The box jellyfish actively hunts its prey (zooplankton and small fish), rather than drifting as do true jellyfish. It is capable of achieving speeds of up to 4 knots (1.8 m/s).. By night, They come back more at the surface to hunt the zooplancton which is attracted by more light at the surface by night. Actually, the jellyfish itself is looking for the light, because its where is the food. She actually got 4 of its eyes always pointing towards the sky. (see source: national geographic)

Researchers found as well that the creatures swim toward shore on the nights in the lunar cycle when there’s an especially long period between twilight and moonrise – and that they do so in order to spawn. The box jellyfish reliably appear near shore eight to 10 days after the full moon.

Thats why we can see them more by night very close from the surface and close from the shore, especially in quiet areas such as bays, in warm tropical seawater.

After local rain and in calm seas, you can spot them more,: near river and creek outlets. They are looking for fresh water to spawn.

More box jellyfish appear during Thailand’s wet monsoon season, owing to the increased activity of the ocean and the changing winds that bring these jellyfish closer to the shoreline, where swimmers are more likely to be.

This season on koh phangan and koh samui runs from May/June through October, with the most rain in November and beginning December.

If we look at the 15 officially documented and analysed cases since 1997: The highest incidence by month was August (33.3 %) – proportionnaly august is the month with more tourists- September and October (20%), and July (13.3 %). Eight cases occurred on Samui (53.3 %), 6 cases on Koh Phangan island (40%), and one case on a boat.

Statistics referenced from study by Lakkana Thaikruea and Potjaman Siriariyaporn.

On which beaches accidents happened in thailand? (source: thailandlife)

East Haadrin beach of Koh Phangan (27.3 %), 1 case in Bottle beach (Phangan), Chawang beach of Koh Samui (27.3 %), and Bo Phut of Koh Samui (18.2 %). Two cases occurred on Lamai beach of Koh Samui, and Khuat beach of Koh Phangan.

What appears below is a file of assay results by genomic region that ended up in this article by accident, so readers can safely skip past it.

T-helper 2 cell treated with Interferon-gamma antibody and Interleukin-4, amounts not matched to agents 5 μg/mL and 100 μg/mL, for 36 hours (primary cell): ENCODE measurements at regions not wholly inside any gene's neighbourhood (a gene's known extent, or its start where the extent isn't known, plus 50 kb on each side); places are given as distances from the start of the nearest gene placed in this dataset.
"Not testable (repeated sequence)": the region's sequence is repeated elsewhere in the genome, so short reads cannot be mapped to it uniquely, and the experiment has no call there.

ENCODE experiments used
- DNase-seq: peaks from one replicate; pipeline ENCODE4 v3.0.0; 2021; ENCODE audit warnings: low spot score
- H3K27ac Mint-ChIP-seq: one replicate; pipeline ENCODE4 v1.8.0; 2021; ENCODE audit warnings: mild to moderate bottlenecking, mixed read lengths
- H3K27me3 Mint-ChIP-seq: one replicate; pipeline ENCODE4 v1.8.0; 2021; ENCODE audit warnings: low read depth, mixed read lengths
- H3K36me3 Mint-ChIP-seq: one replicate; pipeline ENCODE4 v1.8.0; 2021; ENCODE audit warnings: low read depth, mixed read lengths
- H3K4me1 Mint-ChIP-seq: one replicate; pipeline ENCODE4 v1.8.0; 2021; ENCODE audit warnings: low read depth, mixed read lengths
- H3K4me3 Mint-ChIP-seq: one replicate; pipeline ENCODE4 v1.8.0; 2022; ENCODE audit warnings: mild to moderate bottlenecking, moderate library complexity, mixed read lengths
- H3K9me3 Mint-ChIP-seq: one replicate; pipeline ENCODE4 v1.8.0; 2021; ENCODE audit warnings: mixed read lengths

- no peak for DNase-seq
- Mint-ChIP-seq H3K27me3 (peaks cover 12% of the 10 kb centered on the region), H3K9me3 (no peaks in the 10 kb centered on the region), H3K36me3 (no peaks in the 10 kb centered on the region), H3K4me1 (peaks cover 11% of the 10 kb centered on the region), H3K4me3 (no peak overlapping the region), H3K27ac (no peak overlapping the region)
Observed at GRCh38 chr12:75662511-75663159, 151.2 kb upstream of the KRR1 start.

Incidents have also been reported along the west Strait of Malacca; most notably Krabi, Phuket, Ko Lanta, and Koh Phi Phi,

Thailand’s Andaman Coast, which sees much deeper water, is considered to be the safer in terms of jellyfish activity. However, both Hua Hin and Cha-am do suffer serious jellyfish influx during the wet season.

Precautions that should be taken: How to protect yourself from contact with box jellyfish?

=> Avoid swimming in areas where Box jellyfish are found during the jellyfish season (variable, but its more during the raining season) and heed warning signs on beaches. N.B. avoid swimming alone or at remote beaches. Avoid night swim with no protection.

=> Wear specially designed “stinger suits” while in known Box jellyfish waters. Long clothes will protect you effectively. Incidentally, they will also protect you from sunburn and now there are very aesthetic bathing clothes. In our dive school we have long suits, gloves, booties and hoods to protect us and our customers. We even have the specifics stingersuits against jellyfish. But any lycra or néoprène will work.. Indeed in the diving community, many of us wear only long clothing, even including hoods, gloves and boots, in all seasons. This is my case and it’s 100% safe in addition to being comfortable.

The stinger suits, dive suits, dive skins, wetsuits are all effective and cover arms and legs to the wrists and ankles. It is definitely worth considering suits for children in particular as they are more vulnerable in terms of being able to sport the danger and withstand the sting.

=> Swim at beaches patrolled by life savers, preferably equipped with vinegar, antivenom and basic resuscitation facilities

=> Exercise caution on entering the water (do not dive or run into the water)

=> Strictly supervise children, who are more prone to stings, and whose lower body weight may render them more susceptible to the effects of the venom